An internal Romney campaign memo from longtime Romney adviser Beth Myers outlines reasons why the GOP candidate should not expect too much of himself in the upcoming presidential debates.
Here is a story about the latest Freedom House Freedom On The Net report, and here is a link to the full PDF report. China is reported to be the most repressive nation, tightly controlling Internet access and bloggers. Russia and Saudi Arabia are also high on the Internet repression list, along with countries like Iran and Egypt.
The U.S. is called a “free” nation in regards to Internet access and rights of users, although the political battles over SOPA and PIPA are termed a potential “threat” and “would have suppressed legitimate, unquestionably legal speech”. The primary problems with access in the U.S. are due to infrastructure:
Although the United States is one of the most connected countries in the world, it has fallen behind many other developed countries in terms of internet speed, cost, and broadband availability. In 2011, approximately 78 percent of all Americans had access to the internet, but only 66 percent of adults used high-speed broadband connections. While the broadband penetration rate is considered high by global standards, it puts the United States significantly behind countries such as Japan, South Korea, Norway, and Sweden.
If you were a child in the 1960s some things were inescapable, no matter how much you wanted to escape from them. In my home one of those things was the television show “Gunsmoke”, which my father watched as if it were a religious ritual. One did not speak or be otherwise noticeable during “Gunsmoke”. The other religious TV experience was “The Andy Williams Show”, at which altar my mother worshiped.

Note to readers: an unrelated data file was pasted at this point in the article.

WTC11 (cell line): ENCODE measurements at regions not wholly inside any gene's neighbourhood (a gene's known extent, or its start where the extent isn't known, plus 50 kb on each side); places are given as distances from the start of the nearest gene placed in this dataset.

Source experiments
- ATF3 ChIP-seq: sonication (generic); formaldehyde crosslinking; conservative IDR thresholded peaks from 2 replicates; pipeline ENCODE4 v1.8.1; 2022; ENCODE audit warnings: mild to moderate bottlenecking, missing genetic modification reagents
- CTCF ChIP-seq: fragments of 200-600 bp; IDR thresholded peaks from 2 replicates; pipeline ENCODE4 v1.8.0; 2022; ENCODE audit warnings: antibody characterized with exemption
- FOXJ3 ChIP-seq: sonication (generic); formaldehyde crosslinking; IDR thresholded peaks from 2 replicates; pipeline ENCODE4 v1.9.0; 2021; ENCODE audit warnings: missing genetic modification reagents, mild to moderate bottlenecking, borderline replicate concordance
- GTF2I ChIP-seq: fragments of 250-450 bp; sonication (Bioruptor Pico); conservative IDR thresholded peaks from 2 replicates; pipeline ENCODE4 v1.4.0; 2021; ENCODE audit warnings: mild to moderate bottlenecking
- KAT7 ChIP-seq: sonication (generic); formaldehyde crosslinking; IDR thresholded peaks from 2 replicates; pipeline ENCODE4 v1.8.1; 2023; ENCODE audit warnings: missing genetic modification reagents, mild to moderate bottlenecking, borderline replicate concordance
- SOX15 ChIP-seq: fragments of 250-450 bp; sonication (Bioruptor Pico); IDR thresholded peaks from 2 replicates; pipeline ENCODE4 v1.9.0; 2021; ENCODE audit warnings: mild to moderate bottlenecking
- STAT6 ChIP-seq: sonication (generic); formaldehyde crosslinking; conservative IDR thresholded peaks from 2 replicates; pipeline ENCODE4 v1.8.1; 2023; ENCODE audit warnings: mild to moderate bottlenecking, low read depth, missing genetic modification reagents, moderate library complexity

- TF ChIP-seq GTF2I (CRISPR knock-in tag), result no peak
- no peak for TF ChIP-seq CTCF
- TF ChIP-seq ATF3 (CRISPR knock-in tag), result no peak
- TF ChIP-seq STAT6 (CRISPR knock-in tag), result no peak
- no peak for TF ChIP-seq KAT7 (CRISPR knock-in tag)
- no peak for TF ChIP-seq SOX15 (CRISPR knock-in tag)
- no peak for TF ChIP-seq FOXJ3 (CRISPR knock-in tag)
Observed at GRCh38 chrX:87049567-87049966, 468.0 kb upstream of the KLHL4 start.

Looking back on it now, “The Andy Williams Show” (along with my mom’s other musical gods Glen Campbell and Tom Jones) probably had more influence on me than I realized. I was always a sort-of musical child: I sang the theme songs to TV shows acapella, and did a fair “Moon River” in the bathtub. And I got exposure to some different kinds of music through shows like Andy Williams’ – the photo above of him performing with Peter, Paul, and Mary brought back a clear memory of seeing them on TV and thinking that was a different kind of music I hadn’t really heard before.
Media influences were sparse where I grew up. We lived in a very rural area in a small valley surrounded by mountains, and when I was very young we didn’t get very clear TV or radio signals. My dad built a telescoping antenna mast that he could crank up about 60 feet in the air if there was no wind, and we could get ghost-like images of the San Francisco CBS, NBC, and ABC affiliates on a good clear night. I do recall the funeral of President Kennedy in grainy, ghosty black-and-white. The images of the horse with the reversed boots in the stirrups is particularly present in my earliest memory.
Then, in the mid-1960s, we got The Translator. The Translator was a big relay antenna up on the highest mountain around that would saturate our little valley with TV and radio waves. Now we got fairly good reception of CBS, NBC, ABC, an independent called KTVU, and on a good clear night some ghost-like PBS that my father disapproved of because they were “liberals”.
But most of all, for me, we got AM radio! And then I literally submerged into music. My dad would give me the car keys and I would sit in the car and run the battery down listening to the radio. Eventually he gave me a transistor radio of my own so he didn’t have to constantly charge the car battery.
Now, of course, we are inundated with media via cable, satellite, the Internet. DVDs, Blu-Ray discs, streaming audio and video, etc. But in a way that earlier time when resources were limited was more interesting, because not only was every scrap of music and video a sort of treasure, but when there wasn’t any content to be had we made our own in imitation of what we saw and heard.